The Reactive Monitoring Mission occurred in August 2022. The report describes the trips findings and provides 17 recommendations to improve the outlook in the park.

    An Urgent Need 

    An Action Plan For Wood Buffalo

    Parks Canada has an Action Plan (2019) which outlines 142 actions that Parks Canada has taken, or intends to take, to improve the outlook of the Park. The Plan depends on collaboration with the Government of Alberta, the Government of British Columbia, and the Government of Northwest Territories. It focuses on research to understand baseline flow and hydrological conditions within the delta, exploring timed releases of water by BC Hydro to replenish the delta, and strengthening partnerships with Indigenous communities by incorporating traditional knowledge in its management plan. 

    Since its release in 2019, environmental groups and Indigenous groups have been vocal about the need for faster and more urgent implementation of the Action Plan. CPAWS feels it is especially important that Parks Canada prioritize:

    • Establishing water management agreements and governance structures to address shared responsibilities and power, and monitoring and science capacity by Indigenous communities; 
    • The initiation and completion of a Tailings Risk Assessment;
    • Progress on the development of protocols and parameters for timed releases of water on the Peace River to sustain the delta’s ecological integrity and Indigenous rights; and,
    • Allocating significant resources for Action Plan implementation.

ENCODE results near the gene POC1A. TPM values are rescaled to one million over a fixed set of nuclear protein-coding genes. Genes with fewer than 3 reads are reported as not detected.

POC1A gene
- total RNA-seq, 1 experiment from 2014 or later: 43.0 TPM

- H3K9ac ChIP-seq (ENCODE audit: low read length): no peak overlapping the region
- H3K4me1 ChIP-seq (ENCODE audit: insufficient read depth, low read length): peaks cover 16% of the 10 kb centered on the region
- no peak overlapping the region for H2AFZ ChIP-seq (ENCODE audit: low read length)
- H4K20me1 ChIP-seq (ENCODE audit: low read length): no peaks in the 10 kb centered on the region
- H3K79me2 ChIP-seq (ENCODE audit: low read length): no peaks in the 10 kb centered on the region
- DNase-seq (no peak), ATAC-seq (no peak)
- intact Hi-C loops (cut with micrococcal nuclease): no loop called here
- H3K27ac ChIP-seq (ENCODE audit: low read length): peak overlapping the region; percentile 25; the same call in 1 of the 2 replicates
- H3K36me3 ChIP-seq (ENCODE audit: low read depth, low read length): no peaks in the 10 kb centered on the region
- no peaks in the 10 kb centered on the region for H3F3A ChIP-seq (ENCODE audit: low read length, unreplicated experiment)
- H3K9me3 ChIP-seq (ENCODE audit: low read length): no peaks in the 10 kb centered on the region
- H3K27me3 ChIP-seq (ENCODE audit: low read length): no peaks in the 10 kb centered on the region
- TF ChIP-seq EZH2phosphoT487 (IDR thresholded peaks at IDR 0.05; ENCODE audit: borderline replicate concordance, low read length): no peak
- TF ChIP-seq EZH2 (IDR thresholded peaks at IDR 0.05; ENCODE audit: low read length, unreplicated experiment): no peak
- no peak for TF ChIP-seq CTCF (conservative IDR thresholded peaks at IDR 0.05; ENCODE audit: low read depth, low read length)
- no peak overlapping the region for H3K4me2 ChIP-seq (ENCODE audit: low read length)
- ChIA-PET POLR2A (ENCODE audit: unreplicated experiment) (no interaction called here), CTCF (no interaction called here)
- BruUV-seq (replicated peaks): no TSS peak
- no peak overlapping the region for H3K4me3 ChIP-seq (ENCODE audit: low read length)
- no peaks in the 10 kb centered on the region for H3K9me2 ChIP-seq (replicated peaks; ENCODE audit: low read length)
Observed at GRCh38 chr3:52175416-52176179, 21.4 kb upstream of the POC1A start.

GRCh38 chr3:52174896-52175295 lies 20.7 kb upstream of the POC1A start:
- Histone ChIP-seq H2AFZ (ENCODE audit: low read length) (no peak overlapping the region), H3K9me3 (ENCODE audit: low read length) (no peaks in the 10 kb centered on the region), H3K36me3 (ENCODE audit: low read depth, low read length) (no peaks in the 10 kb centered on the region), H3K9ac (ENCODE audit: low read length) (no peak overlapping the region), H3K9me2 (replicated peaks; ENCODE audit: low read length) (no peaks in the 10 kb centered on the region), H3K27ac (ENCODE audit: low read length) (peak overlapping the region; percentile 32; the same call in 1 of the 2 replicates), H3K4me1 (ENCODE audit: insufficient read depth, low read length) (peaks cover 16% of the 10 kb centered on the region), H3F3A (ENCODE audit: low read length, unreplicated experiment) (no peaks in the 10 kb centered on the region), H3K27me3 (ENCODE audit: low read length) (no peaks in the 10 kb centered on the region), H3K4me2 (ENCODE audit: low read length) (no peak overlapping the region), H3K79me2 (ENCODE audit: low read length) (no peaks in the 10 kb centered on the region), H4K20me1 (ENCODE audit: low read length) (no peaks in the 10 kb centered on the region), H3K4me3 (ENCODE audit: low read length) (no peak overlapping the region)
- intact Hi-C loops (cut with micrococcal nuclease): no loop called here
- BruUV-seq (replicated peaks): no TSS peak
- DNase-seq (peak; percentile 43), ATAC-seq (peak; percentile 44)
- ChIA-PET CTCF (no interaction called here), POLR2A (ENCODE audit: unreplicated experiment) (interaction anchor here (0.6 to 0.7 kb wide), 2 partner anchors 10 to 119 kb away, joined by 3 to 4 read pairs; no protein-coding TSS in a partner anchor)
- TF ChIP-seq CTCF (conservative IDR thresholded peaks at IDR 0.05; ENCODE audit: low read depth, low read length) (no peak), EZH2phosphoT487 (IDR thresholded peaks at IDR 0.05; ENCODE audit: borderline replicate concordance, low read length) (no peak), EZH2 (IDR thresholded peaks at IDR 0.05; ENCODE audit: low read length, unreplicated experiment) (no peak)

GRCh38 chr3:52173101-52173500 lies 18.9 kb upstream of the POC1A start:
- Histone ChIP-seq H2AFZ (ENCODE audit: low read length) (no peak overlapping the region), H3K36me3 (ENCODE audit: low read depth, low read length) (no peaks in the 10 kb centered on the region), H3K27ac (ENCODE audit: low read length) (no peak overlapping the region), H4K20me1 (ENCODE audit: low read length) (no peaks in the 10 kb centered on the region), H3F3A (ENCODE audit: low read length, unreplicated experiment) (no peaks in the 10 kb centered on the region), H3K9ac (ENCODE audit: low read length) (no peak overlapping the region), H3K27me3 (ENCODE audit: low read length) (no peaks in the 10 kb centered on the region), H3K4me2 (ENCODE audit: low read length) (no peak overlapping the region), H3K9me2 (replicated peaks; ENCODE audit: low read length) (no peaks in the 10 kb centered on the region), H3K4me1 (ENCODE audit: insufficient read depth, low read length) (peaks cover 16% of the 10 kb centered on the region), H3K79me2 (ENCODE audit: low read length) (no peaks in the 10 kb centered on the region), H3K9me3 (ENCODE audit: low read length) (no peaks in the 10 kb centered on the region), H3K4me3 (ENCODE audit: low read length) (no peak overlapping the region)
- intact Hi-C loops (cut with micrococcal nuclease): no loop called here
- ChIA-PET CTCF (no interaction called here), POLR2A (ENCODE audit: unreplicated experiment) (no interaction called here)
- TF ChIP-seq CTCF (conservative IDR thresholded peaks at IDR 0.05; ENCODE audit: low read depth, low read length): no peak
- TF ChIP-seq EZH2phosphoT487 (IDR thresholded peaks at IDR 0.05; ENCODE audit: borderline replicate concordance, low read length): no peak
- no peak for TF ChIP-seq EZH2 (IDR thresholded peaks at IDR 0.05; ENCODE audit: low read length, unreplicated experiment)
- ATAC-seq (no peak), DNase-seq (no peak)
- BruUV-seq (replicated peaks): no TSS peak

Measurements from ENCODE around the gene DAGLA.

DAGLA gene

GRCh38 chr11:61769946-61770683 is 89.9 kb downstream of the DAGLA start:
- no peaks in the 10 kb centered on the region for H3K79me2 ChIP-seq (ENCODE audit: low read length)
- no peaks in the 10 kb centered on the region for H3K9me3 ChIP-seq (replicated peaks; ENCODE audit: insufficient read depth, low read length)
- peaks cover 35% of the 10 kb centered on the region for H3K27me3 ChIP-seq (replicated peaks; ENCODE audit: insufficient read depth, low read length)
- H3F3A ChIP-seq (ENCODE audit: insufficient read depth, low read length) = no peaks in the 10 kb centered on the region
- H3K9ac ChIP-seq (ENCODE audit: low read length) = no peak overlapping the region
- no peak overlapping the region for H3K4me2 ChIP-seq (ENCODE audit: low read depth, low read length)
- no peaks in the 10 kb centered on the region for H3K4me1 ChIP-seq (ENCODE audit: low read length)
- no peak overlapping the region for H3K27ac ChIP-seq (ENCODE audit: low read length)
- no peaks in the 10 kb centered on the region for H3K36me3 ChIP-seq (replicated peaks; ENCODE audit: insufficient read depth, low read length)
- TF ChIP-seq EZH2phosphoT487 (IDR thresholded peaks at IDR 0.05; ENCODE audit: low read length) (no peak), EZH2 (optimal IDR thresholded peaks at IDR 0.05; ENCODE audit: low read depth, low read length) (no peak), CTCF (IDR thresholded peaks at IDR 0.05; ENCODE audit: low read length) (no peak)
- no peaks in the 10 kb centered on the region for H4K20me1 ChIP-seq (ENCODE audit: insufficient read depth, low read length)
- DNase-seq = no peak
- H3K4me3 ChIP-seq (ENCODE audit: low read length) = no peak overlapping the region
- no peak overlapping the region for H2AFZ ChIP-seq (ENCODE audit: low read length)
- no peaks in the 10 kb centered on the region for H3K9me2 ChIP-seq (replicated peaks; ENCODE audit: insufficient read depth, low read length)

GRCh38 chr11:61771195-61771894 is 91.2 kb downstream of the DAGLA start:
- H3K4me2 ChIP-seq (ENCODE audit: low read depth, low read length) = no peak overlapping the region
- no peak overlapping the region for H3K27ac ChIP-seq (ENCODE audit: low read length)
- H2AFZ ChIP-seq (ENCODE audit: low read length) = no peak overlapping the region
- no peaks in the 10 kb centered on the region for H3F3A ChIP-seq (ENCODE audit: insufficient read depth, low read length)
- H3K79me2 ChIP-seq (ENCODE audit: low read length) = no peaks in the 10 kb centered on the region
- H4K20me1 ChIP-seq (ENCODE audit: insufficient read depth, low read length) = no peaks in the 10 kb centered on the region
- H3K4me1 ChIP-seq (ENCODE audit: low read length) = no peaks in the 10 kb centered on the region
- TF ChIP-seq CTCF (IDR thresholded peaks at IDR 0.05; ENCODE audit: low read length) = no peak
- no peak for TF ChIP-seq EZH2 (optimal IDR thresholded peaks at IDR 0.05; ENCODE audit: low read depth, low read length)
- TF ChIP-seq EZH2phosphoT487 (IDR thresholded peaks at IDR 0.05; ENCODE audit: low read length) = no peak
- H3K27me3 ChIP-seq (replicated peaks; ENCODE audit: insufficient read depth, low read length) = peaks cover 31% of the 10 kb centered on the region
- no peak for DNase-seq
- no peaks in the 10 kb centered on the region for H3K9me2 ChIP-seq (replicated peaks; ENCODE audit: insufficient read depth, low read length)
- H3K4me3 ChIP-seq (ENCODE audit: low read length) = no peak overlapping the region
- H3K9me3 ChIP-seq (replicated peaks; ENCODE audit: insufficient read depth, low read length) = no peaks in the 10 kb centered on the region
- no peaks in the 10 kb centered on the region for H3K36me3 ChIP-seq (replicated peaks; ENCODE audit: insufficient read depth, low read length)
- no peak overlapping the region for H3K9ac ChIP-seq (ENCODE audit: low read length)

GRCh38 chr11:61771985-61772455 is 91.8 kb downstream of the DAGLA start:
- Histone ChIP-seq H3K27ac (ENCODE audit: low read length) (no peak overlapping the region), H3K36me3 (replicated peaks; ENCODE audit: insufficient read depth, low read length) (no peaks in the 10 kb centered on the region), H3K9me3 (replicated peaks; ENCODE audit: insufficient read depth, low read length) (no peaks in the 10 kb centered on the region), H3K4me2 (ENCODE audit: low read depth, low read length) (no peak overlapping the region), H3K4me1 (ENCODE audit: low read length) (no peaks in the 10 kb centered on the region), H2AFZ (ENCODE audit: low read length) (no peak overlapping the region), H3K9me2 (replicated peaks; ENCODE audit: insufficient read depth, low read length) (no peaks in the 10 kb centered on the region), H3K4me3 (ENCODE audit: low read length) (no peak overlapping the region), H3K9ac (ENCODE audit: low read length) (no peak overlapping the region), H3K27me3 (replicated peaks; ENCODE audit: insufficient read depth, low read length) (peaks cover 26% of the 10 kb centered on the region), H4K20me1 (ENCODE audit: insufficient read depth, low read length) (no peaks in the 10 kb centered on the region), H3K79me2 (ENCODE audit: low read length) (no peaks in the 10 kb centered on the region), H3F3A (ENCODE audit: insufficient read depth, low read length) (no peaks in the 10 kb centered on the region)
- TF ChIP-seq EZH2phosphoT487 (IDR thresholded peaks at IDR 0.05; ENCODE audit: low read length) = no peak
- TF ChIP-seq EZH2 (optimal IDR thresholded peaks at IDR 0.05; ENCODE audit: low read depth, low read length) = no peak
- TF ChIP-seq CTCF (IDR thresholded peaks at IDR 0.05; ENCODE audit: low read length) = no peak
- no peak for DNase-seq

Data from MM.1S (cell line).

Photo: Pembina Institue, David Dodge

    Public pushback needed to oppose new threats to Wood Buffalo

    With the future of Wood Buffalo National Park and its Peace-Athabacsa Delta in a precarious state, a constant vigilance is needed to ensure new threats to the Park do not pop up. This means CPAWS Northern Alberta keeps an eye on new or growing stressors outside the park's borders, such as new projects in the oil sands region. The boreal forest is a vastly connected system and watershed and every landuse decision matters. 

    For example, the proposed Teck Frontier open-pit oil sands mine project would have contributed a 290 sq-km footprint just 30 kilometers south of the Park. The mine would have been the closest oil sands development to the Park, ever. The project did not move forward thanks to the passionate and overwhelming opposition from the public.


    David Dodge, The Pembina Institute, CC-BY-SA 2.0

    ENGO Reactive Monitoring Mission Presentations

    As a part of the Reactive Monitoring Mission’s investigation, ENGOs (environmental non-governmental organizations) had the opportunity to present their concerns regarding Wood Buffalo National Park’s integrity.

    Presenters included Gillian Chow-Fraser from CPAWS Northern Alberta, Carolyn Campbell from the Alberta Wilderness Association (AWA), Adam Norris from the Mighty Peace Watershed Alliance, and Dr. Cheryl Chetkiewicz from Wildlife Conservation Society (WCS) Canada, with comments from the University of Victoria Environmental Law Clinic and Keepers of the Water.

    Download a copy of their presentations here.


    © Wood Buffalo National Park collection, IUCNweb, CC-BY-SA 2.0

    Take Action

    Speak up for Wood Buffalo National Park

    CPAWS continues to support Wood Buffalo’s potential listing as a World Heritage Site ‘in Danger’, until federal and provincial governments show strong commitments to addressing cumulative threats and achieve meaningful co-management of the park. Join our newsletter to stay up to date.